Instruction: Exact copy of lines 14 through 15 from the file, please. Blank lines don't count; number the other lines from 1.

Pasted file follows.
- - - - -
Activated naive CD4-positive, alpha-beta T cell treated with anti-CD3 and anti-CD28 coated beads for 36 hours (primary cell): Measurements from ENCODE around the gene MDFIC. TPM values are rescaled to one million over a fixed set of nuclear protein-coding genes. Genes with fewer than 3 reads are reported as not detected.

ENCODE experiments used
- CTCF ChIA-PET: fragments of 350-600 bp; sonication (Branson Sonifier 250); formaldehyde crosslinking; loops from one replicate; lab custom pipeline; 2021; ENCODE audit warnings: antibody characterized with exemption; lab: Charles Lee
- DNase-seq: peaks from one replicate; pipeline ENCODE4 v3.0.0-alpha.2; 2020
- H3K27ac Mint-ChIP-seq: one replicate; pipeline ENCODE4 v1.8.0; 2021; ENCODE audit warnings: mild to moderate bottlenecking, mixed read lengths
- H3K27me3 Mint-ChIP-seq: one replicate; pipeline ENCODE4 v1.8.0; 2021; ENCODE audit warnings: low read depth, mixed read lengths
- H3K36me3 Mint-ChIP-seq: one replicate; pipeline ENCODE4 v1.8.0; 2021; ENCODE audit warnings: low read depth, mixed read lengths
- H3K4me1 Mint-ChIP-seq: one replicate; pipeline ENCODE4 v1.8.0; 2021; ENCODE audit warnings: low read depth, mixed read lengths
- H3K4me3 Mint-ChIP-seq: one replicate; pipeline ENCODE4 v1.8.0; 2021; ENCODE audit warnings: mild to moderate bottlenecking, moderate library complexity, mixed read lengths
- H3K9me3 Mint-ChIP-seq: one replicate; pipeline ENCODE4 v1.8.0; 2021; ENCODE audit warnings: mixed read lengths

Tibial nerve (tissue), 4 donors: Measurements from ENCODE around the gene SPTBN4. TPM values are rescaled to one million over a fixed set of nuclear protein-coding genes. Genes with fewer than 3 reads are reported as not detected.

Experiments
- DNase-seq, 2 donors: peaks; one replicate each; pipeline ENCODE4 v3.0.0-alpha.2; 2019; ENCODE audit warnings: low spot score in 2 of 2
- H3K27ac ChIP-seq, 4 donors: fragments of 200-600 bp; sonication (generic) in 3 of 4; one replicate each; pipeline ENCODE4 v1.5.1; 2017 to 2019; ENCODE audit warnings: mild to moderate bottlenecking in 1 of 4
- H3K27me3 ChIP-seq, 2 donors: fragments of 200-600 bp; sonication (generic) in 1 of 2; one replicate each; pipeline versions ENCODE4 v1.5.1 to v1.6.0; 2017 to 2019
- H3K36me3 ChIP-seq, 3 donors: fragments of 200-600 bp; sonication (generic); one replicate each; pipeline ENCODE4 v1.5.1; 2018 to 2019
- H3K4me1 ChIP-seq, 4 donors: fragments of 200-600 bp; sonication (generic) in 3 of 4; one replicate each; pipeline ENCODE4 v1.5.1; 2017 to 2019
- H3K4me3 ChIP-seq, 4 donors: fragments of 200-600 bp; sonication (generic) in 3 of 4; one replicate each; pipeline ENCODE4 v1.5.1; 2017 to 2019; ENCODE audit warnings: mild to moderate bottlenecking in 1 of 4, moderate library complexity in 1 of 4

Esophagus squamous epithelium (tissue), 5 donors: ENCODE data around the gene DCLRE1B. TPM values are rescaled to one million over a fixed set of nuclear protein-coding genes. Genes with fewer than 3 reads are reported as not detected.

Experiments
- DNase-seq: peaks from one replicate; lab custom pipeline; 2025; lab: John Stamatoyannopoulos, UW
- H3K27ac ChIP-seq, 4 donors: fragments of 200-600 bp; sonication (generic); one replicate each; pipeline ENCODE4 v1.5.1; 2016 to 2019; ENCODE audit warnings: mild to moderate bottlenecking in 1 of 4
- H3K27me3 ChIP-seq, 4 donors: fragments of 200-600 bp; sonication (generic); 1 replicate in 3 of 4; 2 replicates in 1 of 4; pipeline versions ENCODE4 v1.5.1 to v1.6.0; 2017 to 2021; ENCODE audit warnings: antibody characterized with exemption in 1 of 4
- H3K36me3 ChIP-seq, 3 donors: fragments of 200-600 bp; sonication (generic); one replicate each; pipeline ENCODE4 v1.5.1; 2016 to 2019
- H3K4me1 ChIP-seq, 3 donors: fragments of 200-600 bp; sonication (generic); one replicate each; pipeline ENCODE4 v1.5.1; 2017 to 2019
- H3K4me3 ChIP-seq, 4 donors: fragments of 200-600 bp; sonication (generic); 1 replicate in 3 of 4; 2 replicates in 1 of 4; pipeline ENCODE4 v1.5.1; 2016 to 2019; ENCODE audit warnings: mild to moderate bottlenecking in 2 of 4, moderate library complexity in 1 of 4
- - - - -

- H3K27ac ChIP-seq, 4 donors: fragments of 200-600 bp; sonication (generic) in 3 of 4; one replicate each; pipeline ENCODE4 v1.5.1; 2017 to 2019; ENCODE audit warnings: mild to moderate bottlenecking in 1 of 4
- H3K27me3 ChIP-seq, 2 donors: fragments of 200-600 bp; sonication (generic) in 1 of 2; one replicate each; pipeline versions ENCODE4 v1.5.1 to v1.6.0; 2017 to 2019